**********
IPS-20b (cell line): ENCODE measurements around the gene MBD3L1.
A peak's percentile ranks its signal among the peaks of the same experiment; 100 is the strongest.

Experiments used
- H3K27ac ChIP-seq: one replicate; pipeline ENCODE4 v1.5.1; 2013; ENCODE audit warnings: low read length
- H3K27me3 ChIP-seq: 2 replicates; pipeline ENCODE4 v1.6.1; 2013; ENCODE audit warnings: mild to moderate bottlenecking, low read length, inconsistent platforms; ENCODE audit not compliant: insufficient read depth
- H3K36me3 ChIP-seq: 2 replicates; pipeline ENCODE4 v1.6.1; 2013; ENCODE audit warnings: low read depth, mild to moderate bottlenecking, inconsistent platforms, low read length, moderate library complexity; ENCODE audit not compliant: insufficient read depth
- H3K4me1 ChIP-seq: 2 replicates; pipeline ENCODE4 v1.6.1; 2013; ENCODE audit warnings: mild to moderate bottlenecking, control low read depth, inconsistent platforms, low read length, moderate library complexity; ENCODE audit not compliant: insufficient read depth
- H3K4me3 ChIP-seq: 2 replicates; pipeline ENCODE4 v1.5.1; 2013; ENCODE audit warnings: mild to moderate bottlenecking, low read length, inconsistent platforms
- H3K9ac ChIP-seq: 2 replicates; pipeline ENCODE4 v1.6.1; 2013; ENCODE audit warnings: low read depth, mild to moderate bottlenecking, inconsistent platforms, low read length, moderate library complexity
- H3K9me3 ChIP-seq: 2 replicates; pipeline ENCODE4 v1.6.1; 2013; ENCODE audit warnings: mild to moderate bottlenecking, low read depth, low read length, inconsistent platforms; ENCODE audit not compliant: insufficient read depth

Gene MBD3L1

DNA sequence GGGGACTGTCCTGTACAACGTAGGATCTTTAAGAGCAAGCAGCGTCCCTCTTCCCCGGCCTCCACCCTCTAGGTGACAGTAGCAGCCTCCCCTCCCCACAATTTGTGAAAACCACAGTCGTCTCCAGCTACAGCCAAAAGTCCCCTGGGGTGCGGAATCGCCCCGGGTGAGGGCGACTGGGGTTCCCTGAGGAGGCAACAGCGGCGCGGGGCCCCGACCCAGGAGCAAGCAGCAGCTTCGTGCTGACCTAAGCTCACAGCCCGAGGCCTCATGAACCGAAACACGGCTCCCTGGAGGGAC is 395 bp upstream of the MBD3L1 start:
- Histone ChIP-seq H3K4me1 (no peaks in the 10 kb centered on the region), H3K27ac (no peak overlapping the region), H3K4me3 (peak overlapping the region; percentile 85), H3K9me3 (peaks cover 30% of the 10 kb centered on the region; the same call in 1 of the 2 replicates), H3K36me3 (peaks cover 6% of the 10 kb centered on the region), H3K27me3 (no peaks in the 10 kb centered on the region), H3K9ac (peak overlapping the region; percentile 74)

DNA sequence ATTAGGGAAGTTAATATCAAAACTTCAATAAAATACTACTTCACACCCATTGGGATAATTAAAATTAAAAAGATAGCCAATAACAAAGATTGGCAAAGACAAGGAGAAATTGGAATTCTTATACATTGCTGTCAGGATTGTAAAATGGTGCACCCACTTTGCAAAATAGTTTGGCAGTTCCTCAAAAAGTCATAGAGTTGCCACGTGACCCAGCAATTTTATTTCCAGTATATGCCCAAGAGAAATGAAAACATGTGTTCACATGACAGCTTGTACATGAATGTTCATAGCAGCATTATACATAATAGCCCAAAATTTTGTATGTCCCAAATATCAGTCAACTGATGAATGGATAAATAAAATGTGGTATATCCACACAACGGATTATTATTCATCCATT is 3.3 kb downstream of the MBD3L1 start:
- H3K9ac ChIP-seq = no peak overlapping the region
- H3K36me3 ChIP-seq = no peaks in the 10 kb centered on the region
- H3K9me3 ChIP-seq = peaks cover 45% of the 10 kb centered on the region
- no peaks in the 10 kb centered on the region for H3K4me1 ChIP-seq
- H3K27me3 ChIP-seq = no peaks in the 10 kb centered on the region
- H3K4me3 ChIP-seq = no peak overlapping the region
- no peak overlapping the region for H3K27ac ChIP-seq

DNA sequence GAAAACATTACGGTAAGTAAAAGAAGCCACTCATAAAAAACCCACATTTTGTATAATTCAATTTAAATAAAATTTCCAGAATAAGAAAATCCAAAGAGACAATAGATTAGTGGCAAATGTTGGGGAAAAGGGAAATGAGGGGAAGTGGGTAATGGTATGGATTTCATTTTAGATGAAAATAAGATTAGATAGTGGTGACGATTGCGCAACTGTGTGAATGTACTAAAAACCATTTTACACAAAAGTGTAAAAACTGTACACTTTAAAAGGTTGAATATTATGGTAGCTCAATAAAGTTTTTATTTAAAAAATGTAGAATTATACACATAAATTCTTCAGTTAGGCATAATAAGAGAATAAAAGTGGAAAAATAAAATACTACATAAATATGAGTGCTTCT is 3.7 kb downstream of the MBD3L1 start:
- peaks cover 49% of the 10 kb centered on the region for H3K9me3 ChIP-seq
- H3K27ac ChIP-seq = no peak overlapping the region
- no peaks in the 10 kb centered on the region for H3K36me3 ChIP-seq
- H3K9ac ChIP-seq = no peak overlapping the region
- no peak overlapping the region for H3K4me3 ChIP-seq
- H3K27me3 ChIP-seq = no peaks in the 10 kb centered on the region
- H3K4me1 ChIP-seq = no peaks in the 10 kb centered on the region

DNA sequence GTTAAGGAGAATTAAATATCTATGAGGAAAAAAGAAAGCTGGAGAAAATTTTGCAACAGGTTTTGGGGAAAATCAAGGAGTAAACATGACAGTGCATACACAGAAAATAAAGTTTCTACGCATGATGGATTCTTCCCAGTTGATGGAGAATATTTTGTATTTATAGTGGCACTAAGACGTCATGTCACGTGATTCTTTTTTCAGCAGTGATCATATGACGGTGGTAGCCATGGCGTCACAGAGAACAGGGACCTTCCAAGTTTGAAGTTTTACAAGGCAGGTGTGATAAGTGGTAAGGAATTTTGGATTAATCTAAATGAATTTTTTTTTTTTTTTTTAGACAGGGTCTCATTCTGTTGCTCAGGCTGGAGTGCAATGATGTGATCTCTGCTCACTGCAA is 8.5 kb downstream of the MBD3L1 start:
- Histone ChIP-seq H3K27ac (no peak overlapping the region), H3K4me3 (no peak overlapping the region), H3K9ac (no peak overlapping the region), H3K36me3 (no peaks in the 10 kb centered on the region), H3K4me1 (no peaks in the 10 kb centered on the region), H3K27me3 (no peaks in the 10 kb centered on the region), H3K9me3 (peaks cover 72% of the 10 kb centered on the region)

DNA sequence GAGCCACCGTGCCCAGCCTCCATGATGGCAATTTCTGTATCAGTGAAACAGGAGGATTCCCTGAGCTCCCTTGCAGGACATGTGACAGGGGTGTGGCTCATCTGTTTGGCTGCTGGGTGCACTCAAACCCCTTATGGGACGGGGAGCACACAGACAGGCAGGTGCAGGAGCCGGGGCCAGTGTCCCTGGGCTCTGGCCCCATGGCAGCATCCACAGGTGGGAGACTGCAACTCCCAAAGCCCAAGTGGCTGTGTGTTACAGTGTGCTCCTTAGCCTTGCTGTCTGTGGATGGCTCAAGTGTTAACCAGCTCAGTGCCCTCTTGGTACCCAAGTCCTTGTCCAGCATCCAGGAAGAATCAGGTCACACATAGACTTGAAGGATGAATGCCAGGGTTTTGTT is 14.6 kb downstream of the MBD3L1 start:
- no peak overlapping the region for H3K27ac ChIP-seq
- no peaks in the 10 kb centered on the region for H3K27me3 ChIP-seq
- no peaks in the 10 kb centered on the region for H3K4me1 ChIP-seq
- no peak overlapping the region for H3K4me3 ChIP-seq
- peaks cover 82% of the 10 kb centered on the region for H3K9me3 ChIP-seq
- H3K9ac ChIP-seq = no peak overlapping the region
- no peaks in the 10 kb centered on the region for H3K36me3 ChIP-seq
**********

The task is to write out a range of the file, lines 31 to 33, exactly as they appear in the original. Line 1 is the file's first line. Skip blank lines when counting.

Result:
- Histone ChIP-seq H3K27ac (no peak overlapping the region), H3K4me3 (no peak overlapping the region), H3K9ac (no peak overlapping the region), H3K36me3 (no peaks in the 10 kb centered on the region), H3K4me1 (no peaks in the 10 kb centered on the region), H3K27me3 (no peaks in the 10 kb centered on the region), H3K9me3 (peaks cover 72% of the 10 kb centered on the region)

DNA sequence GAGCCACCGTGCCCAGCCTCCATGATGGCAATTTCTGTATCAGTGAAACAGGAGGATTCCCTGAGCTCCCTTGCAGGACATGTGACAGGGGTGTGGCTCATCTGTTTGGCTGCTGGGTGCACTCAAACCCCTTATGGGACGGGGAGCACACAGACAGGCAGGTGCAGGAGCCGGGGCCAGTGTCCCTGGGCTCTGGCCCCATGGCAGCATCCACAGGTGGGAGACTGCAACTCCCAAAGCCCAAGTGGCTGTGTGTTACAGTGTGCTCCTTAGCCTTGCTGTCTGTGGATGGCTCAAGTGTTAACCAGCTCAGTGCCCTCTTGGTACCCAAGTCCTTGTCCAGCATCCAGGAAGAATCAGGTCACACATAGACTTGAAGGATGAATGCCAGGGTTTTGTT is 14.6 kb downstream of the MBD3L1 start:
- no peak overlapping the region for H3K27ac ChIP-seq